Therefore, there are two possible PSNE in these subgames: either all players vote sincerely or they all vote for the same alternative. Technically, this means that when x is pitted against y, it is possible to get y to win: the strategy profile in which all players vote for y is a Nash equilibrium. However, this PSNE requires two of the players to vote against their preferred alternative and expect that they do so, which seems highly implausible. In this instance, I would rule out the PSNE involving weakly dominated strategies. Using only weakly dominant

strategies then yields a unique PSNE with sincere voting for each of the subgames, as follows:

–  –  –

In other words, we know that in SPE the second round will involve sincere voting and produce a winner accordingly.

Going back to our original question, how is player 2 to set the agenda? Clearly, if y is ever to emerge as the winner given that the 2nd round will involve sincere voting, it will have to be pitted there against z because against x it will lose. Since z defeats x in sincere voting, then perhaps choosing (x, z) as the first round agenda would work?

The answer is that it will not. Suppose player 2 set the agenda with (x, z) in the first round and everyone voted sincerely. Then the winner would be z, and in the second round the winner would be y. But players can anticipate this outcome. In particular, player 3 knows that the winner of the first comparison would go on to compete with y and if y prevails in the 2nd round, he will get his worst possible alternative. Since y will beat z with sincere voting, this means that he really does not want z to win in the first round. Of votes are cast sincerely in the first round, then player 1 is voting for x while players 2 and 3 are voting for z. However, if player 3 deviated and cast a sophisticated vote for x instead, then x will win the first round, and in the second round the sincere vote on (x, y) would leave x as the winner. Although the sophisticated vote does not enable player 3 to get his most preferred alternative, it does enable him to avoid the worst possible one.10 This now means that whatever player 2 chooses, her agenda has to be invulnerable to sophisticated voting. Well, as they say, if you can’t beat them, join them: player 2 will exploit the sophistication of the players by setting the agenda for the first round to (x, y). Observe that with sincere voting, x would defeat y. However, this would pit x against z in the 2nd round, in which case z will prevail. Player 1 can foresee this and since z is his worst possible alternative, he will cast a sophisticated vote for y against her preference for x over y. Doing so would ensure that y will go on to the 2nd round and defeat z, which gives him the secondbest outcome. Of course, our devious player 2 can now enjoy her most preferred alternative.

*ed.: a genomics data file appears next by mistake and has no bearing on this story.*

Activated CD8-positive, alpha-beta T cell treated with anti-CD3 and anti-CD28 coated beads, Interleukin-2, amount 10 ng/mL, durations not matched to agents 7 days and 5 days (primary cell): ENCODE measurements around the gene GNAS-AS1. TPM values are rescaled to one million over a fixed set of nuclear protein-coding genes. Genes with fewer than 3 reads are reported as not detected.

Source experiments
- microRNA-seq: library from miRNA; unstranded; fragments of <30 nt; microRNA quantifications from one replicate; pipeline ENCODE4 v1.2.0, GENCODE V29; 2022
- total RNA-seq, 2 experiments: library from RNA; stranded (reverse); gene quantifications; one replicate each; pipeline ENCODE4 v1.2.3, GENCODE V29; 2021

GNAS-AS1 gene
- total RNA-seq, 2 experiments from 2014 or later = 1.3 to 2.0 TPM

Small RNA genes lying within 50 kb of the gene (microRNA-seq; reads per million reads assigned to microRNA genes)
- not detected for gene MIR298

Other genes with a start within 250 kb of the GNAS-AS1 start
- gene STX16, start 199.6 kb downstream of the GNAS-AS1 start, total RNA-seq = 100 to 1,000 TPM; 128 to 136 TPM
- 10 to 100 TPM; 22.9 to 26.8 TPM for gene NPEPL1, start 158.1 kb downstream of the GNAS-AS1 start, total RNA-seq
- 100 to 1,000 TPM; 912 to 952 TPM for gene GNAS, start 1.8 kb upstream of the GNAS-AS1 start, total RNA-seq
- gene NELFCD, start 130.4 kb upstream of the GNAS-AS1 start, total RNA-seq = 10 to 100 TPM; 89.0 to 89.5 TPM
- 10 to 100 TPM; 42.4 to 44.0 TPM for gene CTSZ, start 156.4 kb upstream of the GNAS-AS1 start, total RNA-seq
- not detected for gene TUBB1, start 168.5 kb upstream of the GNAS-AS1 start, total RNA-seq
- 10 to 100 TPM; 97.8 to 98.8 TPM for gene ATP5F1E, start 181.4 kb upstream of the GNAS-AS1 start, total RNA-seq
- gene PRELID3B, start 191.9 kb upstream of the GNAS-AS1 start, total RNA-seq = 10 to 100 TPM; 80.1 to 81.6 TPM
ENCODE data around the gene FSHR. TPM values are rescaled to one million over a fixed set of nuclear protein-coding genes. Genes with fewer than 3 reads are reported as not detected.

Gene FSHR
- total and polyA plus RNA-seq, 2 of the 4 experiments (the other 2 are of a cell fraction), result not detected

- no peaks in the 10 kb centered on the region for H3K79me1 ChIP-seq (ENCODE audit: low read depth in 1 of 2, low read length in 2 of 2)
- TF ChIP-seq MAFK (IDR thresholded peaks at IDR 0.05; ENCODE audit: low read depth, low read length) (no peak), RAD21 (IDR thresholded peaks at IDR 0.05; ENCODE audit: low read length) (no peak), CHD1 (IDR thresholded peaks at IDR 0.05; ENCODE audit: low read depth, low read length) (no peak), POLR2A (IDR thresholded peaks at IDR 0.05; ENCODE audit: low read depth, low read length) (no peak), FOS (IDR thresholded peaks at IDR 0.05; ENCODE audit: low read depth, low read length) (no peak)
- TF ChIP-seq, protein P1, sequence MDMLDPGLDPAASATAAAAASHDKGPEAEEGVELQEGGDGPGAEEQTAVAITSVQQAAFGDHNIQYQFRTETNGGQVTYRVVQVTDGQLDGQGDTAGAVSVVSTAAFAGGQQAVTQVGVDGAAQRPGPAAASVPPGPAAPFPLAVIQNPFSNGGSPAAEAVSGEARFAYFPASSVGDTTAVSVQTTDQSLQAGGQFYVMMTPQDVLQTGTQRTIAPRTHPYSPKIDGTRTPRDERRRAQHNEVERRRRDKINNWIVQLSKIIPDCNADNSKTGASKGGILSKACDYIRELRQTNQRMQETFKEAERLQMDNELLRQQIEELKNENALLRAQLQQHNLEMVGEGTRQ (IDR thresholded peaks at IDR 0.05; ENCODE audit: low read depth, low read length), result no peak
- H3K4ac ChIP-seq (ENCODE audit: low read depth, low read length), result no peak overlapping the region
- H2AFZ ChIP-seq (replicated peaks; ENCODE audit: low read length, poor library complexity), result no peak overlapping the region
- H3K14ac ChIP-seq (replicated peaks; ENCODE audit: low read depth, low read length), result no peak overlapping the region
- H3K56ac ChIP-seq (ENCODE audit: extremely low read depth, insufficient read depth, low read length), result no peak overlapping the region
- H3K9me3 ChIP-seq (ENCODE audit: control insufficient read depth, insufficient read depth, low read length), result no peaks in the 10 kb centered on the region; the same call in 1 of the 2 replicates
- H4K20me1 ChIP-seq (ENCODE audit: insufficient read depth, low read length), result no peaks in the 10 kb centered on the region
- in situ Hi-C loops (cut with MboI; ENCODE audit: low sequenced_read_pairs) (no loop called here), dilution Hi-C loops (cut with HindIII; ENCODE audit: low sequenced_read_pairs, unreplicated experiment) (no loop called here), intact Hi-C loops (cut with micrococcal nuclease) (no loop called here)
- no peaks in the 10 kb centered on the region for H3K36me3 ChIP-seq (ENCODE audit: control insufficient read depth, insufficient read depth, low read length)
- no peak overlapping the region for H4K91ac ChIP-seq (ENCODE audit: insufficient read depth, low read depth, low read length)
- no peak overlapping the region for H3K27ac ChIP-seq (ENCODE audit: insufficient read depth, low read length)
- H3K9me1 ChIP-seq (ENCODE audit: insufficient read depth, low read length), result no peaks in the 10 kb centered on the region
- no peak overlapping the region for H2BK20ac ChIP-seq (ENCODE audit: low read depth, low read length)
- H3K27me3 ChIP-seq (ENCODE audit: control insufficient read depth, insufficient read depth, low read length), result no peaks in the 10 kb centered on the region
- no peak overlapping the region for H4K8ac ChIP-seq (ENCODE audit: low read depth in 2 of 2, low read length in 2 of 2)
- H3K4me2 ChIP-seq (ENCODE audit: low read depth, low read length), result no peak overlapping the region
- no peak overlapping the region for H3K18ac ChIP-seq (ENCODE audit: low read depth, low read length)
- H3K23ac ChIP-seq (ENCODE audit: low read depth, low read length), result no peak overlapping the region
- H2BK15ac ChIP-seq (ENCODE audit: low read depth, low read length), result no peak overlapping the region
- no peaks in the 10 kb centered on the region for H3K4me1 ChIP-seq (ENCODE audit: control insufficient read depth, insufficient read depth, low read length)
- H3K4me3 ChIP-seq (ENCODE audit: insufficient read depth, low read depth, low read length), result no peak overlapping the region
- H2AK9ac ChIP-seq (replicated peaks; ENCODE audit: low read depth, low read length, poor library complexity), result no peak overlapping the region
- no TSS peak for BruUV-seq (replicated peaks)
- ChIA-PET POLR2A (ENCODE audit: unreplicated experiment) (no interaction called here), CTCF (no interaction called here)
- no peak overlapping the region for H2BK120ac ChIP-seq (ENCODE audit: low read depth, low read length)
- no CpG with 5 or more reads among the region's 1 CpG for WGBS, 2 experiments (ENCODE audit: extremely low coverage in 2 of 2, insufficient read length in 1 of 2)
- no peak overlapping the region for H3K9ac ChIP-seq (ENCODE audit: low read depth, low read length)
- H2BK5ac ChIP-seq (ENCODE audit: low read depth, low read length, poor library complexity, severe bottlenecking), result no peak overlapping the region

Therefore, the profile (y, xy), (y, z, y), (x, zz) is a subgame-perfect equilibrium when (x, y) is the pair in the first round. The strategies are specified as a triple over the (x, y) choice in the first round, and then the (x, z) and (y, z) possible subgames in the second round. In this SPE player 1 is casting a sophisticated vote (note that player 2’s manipulation pays off even though she votes sincerely). Alternative y defeats x, and then goes on to defeat z in a sincere vote in the 2nd round. Since this SPE yields player 2 her most preferred alternative, the overall SPE of the game involves her setting the agenda such that (x, y) are the two competing alternatives in the first round.

We know from McKelvey’s Chaos Theorem that if players vote sincerely using majority rule to select winners in pairwise comparisons, then any outcome is possible provided no equilibrium position exists. (That is, for any two alternatives, one can always find an agenda that guarantees that one beats the other.) With sophisticated voting, this chaos is a bit reduced: for any two alternatives, there will be an agenda that guarantees that one defeats Of course, there are also the PSNE in which two players vote sincerely and the third, whose vote is irrelevant, also votes for the same alternative. For instance, in (x, y), there is PSNE in which all players vote for x. Since player 3’s choice cannot affect the outcome, he might as well vote insincerely.

Here, as before, there are equilibria in which all three players vote for the same alternative and two of them vote against their preferences. For instance, in (x, z) this would require them all to vote for x. Coupling this with any PSNE in the 2nd round will yield an SPE, but the solution is implausible for the same reasons we discussed already.